Cosmo Construction & Civils cc v Spieker (CASE NO: HC-MD-CIV-MOT-GEN-2018/00212) NAHCMD 248 (17 August 2018);


Full judgment


1.         The application is dismissed with costs.

2.         The matter is removed from the roll and is regarded as finalised.



[1] Having listened to oral argument and after considering the written heads of argument and case law cited by the parties, I issue a judgment on the issues raised, in terms of Practice Directive 61 as follows:


[2]        Although the respondents denied that the matter was urgent in their answering affidavits filed of record, they conceded in argument, having had regard to cases cited, to the effect that spoliation proceedings are inherently urgent – China Harbour Engineering Co. Ltd v Erongo Quarry and Civil Works (Pty) Ltd and Another.[1] The matter is accordingly ruled to be urgent, particularly in the light of the averments made by the applicant, which amount to a good case of commercial urgency.

Builder’s Lien

[3]        Having had regard to the authorities cited by the applicant, I am of the considered view that the builder’s lien is not open to the respondents to invoke in the present circumstances. I say so for the reason that it is clear from the papers that the respondents were not engaged by the applicant as builders but as project managers. The requirements of a builder’s lien are set out in New Era Investment (Pty) Ltd v Ferusa Capital Financing Partners CC and Four Others.[2] The respondents, not being builders, cannot rely, in my view properly rely on this lien and it is accordingly excluded as a basis for exercising the lien they did.

[4]        Furthermore, at para [43] of the New Era judgment, the Supreme Court held, with reference to authority, that for a party to invoke this lien, they must have exercised exclusive possession of the premises, namely, possession to the exclusion of the employer and other contractors. This does not appear to be the case with the respondent, as there is evidence that other independent contractors, involved in building, were on site.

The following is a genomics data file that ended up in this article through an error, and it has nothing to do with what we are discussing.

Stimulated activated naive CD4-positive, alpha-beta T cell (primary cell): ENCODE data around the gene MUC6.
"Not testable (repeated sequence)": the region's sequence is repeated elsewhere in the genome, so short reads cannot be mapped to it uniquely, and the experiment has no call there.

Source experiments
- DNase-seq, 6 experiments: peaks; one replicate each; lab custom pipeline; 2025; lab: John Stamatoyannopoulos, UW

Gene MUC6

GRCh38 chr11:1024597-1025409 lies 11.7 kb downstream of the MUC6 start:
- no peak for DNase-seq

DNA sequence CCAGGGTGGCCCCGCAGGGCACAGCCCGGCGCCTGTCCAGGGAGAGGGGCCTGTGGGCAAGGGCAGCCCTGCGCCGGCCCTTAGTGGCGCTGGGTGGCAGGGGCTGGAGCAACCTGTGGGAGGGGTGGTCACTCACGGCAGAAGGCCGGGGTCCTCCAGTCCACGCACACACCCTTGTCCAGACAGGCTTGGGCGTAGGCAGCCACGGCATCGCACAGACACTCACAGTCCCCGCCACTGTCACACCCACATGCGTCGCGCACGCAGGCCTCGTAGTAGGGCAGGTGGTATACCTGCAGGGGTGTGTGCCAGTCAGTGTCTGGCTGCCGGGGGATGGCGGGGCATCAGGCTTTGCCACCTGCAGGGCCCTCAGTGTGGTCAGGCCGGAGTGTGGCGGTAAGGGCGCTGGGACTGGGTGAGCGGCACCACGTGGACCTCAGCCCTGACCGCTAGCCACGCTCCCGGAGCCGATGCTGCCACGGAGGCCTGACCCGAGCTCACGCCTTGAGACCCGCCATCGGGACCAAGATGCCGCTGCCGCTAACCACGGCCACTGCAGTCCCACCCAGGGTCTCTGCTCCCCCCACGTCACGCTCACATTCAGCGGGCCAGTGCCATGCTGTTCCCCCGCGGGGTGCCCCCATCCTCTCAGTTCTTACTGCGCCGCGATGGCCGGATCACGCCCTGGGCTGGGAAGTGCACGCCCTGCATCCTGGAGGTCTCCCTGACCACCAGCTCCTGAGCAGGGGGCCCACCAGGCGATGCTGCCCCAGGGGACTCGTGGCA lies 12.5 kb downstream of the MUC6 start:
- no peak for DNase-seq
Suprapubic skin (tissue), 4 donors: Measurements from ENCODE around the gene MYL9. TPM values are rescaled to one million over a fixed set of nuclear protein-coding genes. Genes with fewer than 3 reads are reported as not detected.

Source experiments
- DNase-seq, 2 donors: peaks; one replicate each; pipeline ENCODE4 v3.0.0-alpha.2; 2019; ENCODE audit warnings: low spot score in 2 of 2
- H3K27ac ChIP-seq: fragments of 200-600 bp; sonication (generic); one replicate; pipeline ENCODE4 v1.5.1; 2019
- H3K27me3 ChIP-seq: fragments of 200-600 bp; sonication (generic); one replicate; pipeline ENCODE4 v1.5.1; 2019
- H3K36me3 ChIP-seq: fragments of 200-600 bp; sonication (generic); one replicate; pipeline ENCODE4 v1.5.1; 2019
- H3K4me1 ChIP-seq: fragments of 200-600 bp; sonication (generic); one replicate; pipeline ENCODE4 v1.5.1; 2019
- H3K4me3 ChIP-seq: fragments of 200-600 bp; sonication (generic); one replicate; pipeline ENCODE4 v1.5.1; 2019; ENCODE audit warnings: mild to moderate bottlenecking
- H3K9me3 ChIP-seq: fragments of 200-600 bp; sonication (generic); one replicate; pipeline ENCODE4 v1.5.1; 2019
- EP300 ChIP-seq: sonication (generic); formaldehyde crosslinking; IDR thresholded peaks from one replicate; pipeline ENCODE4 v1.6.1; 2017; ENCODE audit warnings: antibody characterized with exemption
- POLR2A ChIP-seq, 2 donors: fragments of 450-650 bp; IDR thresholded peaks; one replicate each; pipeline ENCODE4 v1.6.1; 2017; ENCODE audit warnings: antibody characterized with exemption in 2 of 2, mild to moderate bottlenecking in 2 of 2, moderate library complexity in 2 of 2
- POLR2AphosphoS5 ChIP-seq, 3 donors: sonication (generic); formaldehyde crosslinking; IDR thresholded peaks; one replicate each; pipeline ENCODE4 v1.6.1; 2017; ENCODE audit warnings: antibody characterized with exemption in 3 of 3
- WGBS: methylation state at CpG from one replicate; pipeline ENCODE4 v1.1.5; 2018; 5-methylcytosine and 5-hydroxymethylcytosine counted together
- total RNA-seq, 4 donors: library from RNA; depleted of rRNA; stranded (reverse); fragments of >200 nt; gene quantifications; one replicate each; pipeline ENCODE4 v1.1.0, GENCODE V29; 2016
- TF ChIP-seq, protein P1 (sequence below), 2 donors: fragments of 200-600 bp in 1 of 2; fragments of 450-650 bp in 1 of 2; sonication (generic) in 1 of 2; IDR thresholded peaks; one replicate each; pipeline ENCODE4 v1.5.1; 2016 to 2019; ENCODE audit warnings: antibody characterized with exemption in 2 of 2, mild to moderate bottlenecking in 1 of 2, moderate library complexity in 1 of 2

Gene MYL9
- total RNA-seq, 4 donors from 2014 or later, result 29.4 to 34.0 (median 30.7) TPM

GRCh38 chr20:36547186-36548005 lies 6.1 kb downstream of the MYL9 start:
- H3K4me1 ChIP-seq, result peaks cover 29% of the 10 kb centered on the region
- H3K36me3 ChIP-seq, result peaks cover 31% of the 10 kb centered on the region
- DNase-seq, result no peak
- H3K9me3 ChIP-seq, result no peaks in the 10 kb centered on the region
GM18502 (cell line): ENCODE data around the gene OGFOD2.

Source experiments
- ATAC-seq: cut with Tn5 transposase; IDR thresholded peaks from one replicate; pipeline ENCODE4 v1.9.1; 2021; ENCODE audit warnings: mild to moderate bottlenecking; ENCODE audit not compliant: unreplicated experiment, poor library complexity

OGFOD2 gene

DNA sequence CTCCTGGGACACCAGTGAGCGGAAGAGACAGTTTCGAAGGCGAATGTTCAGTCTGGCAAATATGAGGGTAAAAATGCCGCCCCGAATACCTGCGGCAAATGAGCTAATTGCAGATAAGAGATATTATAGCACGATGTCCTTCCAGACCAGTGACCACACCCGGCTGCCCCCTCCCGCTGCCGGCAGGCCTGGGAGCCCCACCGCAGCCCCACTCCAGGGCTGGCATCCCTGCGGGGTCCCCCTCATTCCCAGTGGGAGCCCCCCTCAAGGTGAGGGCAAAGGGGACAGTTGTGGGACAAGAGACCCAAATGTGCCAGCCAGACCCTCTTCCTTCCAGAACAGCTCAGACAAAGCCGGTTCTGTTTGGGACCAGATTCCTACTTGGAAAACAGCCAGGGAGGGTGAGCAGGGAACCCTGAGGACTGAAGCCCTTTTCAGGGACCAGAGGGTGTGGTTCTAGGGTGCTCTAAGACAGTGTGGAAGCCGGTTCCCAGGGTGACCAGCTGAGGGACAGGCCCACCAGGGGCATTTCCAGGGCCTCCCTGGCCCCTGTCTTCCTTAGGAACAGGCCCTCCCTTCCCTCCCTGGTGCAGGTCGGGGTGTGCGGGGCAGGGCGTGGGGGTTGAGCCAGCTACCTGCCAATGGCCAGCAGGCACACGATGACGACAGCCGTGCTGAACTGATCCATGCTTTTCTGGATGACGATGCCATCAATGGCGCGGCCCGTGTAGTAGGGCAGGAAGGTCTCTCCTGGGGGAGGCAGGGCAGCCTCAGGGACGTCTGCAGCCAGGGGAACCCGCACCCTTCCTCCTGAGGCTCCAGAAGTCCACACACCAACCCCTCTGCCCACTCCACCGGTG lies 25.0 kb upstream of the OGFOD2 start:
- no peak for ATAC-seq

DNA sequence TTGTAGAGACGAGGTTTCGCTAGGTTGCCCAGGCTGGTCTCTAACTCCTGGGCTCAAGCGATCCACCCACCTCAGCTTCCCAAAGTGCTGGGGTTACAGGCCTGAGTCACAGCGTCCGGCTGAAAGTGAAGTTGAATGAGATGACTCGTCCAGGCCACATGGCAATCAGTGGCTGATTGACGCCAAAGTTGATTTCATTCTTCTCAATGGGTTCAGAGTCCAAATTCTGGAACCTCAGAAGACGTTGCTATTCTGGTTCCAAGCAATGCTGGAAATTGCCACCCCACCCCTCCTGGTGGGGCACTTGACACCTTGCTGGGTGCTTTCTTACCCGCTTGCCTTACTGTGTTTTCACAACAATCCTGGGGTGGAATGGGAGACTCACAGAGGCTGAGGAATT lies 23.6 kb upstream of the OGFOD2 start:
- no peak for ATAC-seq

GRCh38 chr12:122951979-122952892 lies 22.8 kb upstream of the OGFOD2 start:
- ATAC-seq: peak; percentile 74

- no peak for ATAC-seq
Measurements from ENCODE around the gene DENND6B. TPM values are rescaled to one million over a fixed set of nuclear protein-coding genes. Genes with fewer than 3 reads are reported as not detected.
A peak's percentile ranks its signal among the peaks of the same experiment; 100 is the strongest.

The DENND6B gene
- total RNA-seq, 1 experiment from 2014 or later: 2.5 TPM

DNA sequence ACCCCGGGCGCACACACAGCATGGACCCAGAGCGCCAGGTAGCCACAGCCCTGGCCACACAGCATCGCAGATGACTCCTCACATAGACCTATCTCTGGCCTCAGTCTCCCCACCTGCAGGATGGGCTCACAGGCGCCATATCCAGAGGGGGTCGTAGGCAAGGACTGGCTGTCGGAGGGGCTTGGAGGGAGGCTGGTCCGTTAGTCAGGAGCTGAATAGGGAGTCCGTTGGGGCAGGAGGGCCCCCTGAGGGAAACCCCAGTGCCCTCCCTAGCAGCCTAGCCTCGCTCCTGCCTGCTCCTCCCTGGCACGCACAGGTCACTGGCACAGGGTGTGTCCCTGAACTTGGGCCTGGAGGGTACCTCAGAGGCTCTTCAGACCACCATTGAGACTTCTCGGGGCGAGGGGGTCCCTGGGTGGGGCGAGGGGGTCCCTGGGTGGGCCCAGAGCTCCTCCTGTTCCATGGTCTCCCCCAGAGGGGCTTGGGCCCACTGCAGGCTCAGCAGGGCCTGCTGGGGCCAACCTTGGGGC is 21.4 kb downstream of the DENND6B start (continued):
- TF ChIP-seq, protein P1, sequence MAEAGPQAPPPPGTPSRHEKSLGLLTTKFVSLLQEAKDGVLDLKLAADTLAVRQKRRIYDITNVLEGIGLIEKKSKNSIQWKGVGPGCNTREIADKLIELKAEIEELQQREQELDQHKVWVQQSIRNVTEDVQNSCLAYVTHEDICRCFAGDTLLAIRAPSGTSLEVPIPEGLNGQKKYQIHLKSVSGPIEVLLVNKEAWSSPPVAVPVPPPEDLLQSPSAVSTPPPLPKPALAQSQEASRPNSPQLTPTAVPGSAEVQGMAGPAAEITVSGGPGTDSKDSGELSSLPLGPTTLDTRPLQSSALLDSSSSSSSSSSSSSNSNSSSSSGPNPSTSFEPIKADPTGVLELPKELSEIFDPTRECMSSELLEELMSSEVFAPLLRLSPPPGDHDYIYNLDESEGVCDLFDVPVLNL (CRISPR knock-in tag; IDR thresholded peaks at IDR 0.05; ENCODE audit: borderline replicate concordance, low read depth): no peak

Creditor’s Lien

[5]        From the papers filed of record, the respondents seem to rely on two debts and in respect of which they claim to have exercised the creditor’s lien. The first is one in the amount of N$ 171, 023. 86 and the other one is for N$ 1 400 000.

[6]        I am of the considered view that the latter debt falls to be excluded and cannot properly form the basis of the lien alleged. This is so because this alleged debt is predicated on a claim for future loss of earnings which would have to be proved and only once the respondents have shown on a balance of probabilities that the contract between them and applicant was not properly terminated, which the applicant forcefully states, is not the case. In this regard, the claim remains just that, a claim and has not metamorphosed into a debt that is due and in respect of which a creditor’s lien can be properly exercised.

[7]        Regarding the debt for N$ 171, 023.86, different considerations apply.  I say so for the reason that the debt is admitted by the applicant and it claims that it has made a tender therefor. The main question for determination is whether the respondents are entitled to exercise the lien in the manner they did, i.e. of sealing off of the entire property and excluding the applicant and its sub-contractors from accessing the site in the process.